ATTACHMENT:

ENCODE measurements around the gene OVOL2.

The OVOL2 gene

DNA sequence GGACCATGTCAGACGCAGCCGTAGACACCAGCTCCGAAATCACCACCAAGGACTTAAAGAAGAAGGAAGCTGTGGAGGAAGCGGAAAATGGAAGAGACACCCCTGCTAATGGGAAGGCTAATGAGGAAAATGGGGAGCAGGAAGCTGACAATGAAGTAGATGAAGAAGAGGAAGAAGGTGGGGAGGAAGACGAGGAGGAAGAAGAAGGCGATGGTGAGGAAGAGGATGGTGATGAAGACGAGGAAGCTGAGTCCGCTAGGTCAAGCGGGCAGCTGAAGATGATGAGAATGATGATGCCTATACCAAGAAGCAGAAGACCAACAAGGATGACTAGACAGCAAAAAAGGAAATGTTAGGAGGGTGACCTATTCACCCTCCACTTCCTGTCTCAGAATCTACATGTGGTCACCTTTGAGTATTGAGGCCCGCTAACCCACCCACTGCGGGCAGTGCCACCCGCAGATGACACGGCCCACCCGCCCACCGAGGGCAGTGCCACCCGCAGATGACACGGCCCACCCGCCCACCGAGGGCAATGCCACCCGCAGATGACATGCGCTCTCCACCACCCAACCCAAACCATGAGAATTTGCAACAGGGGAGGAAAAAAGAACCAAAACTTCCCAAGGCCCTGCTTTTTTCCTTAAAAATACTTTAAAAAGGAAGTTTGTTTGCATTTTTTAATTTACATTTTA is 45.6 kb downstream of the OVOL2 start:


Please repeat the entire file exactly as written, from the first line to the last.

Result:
ENCODE measurements around the gene OVOL2.

The OVOL2 gene

DNA sequence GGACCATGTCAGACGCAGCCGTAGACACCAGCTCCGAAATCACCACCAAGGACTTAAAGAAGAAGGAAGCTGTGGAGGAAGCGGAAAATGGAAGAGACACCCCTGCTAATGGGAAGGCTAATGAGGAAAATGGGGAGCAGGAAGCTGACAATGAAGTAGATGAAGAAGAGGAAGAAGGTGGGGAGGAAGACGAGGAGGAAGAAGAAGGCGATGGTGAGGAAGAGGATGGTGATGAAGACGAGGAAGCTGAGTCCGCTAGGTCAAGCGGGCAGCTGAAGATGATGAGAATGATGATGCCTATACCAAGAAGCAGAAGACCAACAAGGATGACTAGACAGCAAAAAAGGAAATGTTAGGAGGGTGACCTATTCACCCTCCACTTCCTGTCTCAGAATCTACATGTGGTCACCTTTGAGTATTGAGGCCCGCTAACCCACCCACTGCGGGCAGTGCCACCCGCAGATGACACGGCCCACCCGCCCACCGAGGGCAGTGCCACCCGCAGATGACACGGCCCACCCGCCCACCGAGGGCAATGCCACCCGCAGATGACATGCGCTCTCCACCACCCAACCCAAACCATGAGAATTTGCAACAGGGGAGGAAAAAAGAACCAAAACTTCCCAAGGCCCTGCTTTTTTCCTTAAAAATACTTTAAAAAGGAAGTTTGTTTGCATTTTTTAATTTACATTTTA is 45.6 kb downstream of the OVOL2 start: